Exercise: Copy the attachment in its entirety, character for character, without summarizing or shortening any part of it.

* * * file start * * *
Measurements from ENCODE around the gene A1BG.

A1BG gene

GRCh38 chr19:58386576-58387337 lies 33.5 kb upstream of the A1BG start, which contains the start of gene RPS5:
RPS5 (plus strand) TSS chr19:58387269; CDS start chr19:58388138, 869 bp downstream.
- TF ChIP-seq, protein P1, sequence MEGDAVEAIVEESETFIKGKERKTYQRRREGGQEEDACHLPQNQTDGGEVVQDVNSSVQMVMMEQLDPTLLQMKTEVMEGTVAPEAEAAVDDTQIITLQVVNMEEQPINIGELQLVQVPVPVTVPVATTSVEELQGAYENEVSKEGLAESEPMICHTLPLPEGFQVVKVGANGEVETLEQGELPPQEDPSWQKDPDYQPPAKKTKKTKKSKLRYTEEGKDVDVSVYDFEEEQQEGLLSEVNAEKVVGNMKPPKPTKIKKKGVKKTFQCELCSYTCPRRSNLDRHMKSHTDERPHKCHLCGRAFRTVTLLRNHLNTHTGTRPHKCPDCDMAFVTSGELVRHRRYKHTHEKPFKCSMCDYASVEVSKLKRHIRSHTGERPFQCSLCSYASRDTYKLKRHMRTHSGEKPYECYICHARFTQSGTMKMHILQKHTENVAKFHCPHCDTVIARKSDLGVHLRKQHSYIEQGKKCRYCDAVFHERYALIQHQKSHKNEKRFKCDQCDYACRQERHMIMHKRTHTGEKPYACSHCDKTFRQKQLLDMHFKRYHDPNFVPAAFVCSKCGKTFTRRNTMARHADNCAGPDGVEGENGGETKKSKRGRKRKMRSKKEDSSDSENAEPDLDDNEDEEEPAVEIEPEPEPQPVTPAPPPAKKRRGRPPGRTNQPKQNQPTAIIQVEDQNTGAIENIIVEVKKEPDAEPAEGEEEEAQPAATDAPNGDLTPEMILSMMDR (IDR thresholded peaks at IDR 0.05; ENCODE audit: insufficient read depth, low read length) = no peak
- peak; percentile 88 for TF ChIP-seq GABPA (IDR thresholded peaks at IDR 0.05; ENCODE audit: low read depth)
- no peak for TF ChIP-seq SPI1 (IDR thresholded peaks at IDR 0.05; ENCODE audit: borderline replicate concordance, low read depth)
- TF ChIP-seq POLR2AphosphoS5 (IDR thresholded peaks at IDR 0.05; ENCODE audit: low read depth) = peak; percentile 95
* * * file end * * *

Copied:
Measurements from ENCODE around the gene A1BG.

A1BG gene

GRCh38 chr19:58386576-58387337 lies 33.5 kb upstream of the A1BG start, which contains the start of gene RPS5:
RPS5 (plus strand) TSS chr19:58387269; CDS start chr19:58388138, 869 bp downstream.
- TF ChIP-seq, protein P1, sequence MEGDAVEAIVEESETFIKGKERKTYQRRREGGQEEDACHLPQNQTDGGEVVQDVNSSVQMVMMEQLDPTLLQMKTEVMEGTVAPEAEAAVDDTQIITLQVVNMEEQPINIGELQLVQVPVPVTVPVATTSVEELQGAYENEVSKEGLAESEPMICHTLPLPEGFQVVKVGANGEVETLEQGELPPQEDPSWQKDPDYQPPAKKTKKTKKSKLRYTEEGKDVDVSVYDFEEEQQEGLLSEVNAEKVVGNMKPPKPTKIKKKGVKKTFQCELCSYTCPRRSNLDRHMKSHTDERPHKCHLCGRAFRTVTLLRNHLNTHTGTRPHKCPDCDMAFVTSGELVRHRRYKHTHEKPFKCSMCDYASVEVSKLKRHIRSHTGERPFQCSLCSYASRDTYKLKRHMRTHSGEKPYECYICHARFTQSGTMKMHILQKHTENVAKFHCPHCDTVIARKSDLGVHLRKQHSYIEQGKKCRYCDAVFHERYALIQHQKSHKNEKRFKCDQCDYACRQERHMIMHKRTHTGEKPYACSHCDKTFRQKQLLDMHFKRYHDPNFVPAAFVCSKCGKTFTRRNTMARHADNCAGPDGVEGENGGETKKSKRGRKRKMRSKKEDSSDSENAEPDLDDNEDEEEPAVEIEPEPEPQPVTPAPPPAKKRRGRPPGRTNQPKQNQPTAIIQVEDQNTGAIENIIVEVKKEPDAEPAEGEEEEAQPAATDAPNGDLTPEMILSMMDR (IDR thresholded peaks at IDR 0.05; ENCODE audit: insufficient read depth, low read length) = no peak
- peak; percentile 88 for TF ChIP-seq GABPA (IDR thresholded peaks at IDR 0.05; ENCODE audit: low read depth)
- no peak for TF ChIP-seq SPI1 (IDR thresholded peaks at IDR 0.05; ENCODE audit: borderline replicate concordance, low read depth)
- TF ChIP-seq POLR2AphosphoS5 (IDR thresholded peaks at IDR 0.05; ENCODE audit: low read depth) = peak; percentile 95